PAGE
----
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60 Journal of Enterprise Architecture November 2011 Rational Systems Design for Health Information Systems in Low-Income
 

Summary: 60 Journal of Enterprise Architecture November 2011
Article
Rational Systems Design for Health Information Systems in Low-Income
Countries: An Enterprise Architecture Approach
By Henry Mwanyika, David Lubinski, Richard Anderson, Kelley Chester, Mohamed Makame, Matt Steele, and Don de Savigny
Abstract
Low-income countries with their funding and implementing partners are increasingly recognizing health information
systems (HIS) as an essential way to strengthen and support health systems. There is tremendous potential for
innovations in information and communication technologies to assist health managers, health workers, and patients. Yet
individual technologies and software applications are often developed without specifying how they will interact and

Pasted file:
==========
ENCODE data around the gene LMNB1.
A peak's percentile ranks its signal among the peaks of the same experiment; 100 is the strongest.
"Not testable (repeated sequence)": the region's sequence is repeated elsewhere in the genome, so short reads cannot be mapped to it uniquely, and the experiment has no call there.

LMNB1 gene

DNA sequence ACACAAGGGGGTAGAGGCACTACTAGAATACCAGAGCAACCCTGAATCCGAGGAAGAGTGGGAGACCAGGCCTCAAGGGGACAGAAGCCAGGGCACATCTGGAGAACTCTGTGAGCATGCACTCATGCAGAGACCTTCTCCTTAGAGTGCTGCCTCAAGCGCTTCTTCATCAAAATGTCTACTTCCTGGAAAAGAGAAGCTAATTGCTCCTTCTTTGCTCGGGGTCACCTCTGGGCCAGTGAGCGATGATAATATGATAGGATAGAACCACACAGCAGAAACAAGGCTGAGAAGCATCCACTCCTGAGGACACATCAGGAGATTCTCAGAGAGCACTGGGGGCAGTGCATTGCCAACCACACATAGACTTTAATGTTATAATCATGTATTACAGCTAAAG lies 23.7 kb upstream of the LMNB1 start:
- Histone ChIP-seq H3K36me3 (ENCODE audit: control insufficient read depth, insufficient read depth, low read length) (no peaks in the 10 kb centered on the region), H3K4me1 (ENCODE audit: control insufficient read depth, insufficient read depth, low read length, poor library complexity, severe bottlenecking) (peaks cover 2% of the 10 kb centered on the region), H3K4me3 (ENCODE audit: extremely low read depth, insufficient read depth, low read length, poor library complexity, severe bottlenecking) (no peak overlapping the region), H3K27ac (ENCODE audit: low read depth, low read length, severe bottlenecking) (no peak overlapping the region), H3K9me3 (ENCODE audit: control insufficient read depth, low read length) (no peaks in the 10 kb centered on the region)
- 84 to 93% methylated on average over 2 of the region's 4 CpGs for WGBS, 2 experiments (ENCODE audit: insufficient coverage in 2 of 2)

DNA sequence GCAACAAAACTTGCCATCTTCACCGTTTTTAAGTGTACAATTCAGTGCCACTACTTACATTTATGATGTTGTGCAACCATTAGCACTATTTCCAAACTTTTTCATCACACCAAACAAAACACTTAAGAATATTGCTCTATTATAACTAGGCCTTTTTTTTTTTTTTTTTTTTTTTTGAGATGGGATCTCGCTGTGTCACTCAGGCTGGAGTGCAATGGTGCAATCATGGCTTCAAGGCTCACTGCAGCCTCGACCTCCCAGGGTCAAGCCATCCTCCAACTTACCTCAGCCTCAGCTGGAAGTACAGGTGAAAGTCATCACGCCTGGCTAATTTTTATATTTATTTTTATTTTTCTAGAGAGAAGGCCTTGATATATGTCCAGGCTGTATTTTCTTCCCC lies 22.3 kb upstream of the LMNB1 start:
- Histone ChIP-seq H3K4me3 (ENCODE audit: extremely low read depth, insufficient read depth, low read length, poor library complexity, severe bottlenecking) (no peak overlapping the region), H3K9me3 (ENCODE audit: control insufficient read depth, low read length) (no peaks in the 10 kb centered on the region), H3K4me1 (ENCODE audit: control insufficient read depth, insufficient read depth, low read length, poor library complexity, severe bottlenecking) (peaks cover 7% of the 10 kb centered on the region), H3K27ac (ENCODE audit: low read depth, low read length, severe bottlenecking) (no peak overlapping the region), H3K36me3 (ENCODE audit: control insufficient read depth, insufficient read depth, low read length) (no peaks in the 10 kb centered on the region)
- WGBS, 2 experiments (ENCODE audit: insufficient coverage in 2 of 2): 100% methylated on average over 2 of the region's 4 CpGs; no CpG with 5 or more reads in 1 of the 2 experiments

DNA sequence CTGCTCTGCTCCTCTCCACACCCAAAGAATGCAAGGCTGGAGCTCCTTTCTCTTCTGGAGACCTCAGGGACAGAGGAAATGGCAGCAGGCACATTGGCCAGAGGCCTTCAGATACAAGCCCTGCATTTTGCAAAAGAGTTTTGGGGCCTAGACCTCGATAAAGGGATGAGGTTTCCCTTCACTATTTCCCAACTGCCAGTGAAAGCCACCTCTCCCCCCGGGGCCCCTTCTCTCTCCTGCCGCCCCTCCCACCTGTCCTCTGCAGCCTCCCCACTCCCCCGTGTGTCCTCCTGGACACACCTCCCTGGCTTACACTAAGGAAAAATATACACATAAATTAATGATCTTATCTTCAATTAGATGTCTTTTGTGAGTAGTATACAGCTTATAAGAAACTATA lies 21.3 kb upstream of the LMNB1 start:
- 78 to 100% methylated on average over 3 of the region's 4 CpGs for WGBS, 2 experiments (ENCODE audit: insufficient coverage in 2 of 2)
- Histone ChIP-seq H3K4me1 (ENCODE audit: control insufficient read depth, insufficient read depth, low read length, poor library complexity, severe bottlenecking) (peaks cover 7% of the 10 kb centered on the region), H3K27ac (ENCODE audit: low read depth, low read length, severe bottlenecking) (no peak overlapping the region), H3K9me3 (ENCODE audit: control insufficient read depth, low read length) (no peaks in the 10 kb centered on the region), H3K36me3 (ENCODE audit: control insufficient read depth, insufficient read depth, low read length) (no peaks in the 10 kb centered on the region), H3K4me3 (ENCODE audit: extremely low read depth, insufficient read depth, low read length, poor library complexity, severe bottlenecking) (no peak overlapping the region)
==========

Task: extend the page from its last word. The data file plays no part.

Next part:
communicate with existing and future information systems. Furthermore, they are developed without giving adequate
attention to the needs the information system is supposed to address, resulting in software applications that do not
effectively meet user needs. There is a lack of documented systematic methodology for gathering and documenting
requirements for developing HIS. This article introduces a systematic, architected, and rational approach (SARA) for the
design and development of health information systems. SARA, based on an Enterprise Architecture (EA) approach,
represents a portfolio of practices, tools, and methods that can be easily and appropriately adapted and applied in the
design phase of health information system development. This article will present early efforts to develop this portfolio
including lessons learned from applying SARA in Tanzania.
Keywords
health information systems, health management information system, enterprise architecture, eHealth, systematic

  

Source: Anderson, Richard - Department of Computer Science and Engineering, University of Washington at Seattle

 

Collections: Computer Technologies and Information Sciences